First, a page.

The planned overhaul of the Pitt Meadows Regional Airport continues, now to include a fly-in riverside restaurant, and the public will be offered a preview on Wednesday night.
The airport board will be showing the public new projects including a rebuilt main terminal building, a new seaplane terminal and Thirsty Goose restaurant.
The plans will be unveiled to the public in detail at a meeting at the Sky Helicopters hangar at the airport (170-18799 Airport Way) at 7 p.m. There are also plans for a general aviation/commercial hangar facilities.
Airport manager Guy Miller said the restaurant on the banks of the Fraser River is a popular idea with everyone who hears about it.
The restaurant and seaplane terminal would be built on the Fraser River by GME Global Management Inc., at a cost of approximately $3-4 million, with construction in 2019 or 2020.
“It’s a perfect fit for the airport” he said, noting the Thirsty Goose would be patronized by people walking past on the paths beside the Fraser, and is being designed to attract riders on horseback and bikes, with additional trails to be cut.
“It will be a good tourist draw,” he said, adding pilots have been known to go out of their for places like I Fly for Pie in Chilliwack.
“It will be a great service to our community. I’m really looking forward to it.”
Harbour Air will operate its seaplane terminal in the same building, and Miller said that company is “a really important part of the future of this airport.”
There will be a walkway from the float plane dock to the terminal/restaurant building, similar to the Flying Beaver in Richmond, he said.
The main terminal rebuild would cost an estimated $8 million and could begin this year. It will be built and operated by Pacific Aircraft Services, but airport staff will have offices there. It would have 30,000 square feet of space on two levels, and a 10,000 square foot hangar.
Miller said the new terminal building is long overdue – at least that’s the impression he got from going through his desk when he was hired last summer.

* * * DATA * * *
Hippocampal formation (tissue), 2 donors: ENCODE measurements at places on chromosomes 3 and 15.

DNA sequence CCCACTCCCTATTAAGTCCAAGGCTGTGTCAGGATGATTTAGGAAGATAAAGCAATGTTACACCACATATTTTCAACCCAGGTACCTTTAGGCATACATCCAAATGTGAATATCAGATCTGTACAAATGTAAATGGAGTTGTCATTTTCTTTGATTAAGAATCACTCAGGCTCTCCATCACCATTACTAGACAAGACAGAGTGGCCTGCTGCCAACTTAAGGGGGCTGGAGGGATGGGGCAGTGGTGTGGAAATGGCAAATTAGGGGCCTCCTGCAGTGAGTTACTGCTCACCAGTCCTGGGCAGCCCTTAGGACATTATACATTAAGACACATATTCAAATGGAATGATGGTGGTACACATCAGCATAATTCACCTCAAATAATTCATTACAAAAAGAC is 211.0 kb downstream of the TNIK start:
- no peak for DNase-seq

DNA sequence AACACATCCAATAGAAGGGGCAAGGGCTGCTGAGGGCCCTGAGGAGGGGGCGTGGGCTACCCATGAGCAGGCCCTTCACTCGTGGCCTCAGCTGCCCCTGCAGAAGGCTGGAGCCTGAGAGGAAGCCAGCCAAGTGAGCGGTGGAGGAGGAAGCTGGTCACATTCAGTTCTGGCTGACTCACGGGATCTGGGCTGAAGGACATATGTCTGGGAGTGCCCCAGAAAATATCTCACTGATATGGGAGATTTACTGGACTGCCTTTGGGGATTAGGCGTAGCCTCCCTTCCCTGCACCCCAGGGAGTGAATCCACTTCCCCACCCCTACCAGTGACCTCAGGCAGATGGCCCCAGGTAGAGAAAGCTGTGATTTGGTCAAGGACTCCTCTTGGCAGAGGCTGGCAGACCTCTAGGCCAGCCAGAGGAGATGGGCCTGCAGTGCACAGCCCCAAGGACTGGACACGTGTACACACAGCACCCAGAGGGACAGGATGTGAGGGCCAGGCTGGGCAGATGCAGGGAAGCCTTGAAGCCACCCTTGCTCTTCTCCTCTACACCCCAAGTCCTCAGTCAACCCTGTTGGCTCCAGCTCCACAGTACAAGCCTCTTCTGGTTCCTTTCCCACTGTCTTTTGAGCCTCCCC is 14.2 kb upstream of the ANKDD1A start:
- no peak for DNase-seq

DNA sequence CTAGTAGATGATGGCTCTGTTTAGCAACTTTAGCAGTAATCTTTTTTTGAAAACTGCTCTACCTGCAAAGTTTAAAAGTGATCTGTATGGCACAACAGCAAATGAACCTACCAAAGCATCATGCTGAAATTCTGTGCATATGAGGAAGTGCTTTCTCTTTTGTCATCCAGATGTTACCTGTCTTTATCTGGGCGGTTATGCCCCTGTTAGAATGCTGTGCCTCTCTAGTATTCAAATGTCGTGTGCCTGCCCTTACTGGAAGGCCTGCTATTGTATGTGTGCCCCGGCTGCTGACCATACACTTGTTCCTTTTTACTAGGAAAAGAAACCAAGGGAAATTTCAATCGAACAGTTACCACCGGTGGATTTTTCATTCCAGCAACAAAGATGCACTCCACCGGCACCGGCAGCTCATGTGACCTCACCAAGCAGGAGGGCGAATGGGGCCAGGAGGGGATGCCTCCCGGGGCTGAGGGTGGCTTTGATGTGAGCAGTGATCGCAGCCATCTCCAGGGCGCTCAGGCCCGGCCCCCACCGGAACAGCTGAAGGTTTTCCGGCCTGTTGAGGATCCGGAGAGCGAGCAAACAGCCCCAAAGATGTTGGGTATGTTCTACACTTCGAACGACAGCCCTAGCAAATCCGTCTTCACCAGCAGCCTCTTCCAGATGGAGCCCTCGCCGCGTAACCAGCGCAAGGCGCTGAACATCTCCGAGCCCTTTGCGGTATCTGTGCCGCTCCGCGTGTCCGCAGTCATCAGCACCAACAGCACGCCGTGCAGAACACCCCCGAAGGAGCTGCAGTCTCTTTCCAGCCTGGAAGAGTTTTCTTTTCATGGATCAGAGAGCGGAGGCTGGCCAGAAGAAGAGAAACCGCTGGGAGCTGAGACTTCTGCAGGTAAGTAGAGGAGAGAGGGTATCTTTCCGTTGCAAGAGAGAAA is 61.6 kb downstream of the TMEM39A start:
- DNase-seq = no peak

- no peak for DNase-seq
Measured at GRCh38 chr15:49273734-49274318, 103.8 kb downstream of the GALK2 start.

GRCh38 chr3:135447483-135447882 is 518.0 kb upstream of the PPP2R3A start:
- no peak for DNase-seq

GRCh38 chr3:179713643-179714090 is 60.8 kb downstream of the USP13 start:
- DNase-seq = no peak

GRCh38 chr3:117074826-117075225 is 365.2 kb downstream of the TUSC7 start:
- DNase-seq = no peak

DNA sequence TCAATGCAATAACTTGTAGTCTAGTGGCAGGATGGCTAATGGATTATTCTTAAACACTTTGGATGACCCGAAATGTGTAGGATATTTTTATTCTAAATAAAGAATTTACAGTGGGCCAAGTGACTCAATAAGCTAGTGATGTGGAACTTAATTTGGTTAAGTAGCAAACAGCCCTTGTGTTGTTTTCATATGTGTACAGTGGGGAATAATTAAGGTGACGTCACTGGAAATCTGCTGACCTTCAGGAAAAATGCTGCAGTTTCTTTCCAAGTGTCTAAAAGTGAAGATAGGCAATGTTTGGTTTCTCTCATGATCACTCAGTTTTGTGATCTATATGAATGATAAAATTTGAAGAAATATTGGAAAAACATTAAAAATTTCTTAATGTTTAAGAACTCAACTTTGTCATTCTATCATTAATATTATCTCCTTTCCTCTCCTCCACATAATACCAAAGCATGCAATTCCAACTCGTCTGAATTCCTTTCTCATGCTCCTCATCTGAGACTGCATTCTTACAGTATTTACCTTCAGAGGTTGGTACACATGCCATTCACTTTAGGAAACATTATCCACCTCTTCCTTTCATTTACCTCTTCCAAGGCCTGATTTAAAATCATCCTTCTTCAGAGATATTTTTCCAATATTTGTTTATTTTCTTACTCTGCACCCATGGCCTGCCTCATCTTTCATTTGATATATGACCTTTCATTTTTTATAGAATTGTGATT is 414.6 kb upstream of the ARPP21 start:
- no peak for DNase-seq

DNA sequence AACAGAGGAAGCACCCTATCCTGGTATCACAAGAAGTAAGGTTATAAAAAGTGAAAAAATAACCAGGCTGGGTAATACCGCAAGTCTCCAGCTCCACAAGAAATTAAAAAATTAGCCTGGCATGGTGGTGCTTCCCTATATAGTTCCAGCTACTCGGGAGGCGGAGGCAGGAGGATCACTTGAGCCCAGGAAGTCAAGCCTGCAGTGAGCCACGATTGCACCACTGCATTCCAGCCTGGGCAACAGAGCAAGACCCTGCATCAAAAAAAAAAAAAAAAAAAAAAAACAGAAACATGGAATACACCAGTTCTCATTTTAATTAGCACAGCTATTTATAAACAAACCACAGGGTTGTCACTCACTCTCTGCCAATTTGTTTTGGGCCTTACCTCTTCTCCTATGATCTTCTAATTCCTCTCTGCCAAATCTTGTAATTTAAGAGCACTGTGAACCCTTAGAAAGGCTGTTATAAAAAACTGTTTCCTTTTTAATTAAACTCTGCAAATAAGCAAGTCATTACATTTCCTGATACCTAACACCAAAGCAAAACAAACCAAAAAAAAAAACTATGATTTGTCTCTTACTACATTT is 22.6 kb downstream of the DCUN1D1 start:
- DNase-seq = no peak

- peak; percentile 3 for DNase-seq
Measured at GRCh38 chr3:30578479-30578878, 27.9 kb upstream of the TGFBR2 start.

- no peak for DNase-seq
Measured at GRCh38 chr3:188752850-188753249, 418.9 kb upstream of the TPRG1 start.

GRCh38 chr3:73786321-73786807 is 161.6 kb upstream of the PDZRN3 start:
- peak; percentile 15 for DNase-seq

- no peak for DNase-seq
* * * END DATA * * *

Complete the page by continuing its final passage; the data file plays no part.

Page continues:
“I looked through six or seven different plans that were here in my drawer,” he said. “It’s been in every business plan, and it never got done. It’s timely. It’s needed.
“It (the current terminal) is five double wide trailers that were put up 18 or 19 years ago.”
He said Pacific Aircraft Services is a reputable company with a solid history in airport development.
A new commercial building and hangar would offer 48,000 square feet for a building owned by Golden Arrow Properties, and cost an estimated $6 million, with construction to begin in 2019.
A second commercial hangar rebuild will be done by Pacific Airport Services, providing 30,000 square feet at a cost of $4 million.
These projects are in addition to four others announced last year, including a heli park, Sky Helicopters expansion hangar, Fly Guy Aviation hangar and main apron rehabilitation.
Miller reiterated that the goal is not to bring in more or bigger planes.
“There’s no intent for us to be bringing in 737s or any aircraft like that at all,” he said, noting the airport’s main business is light twin-engine planes and “the odd business jet.”
He said the airport board is near the final approval stage, but will first put its plans to the public.
“If all goes well we could see a number of these projects started before the end of the year.”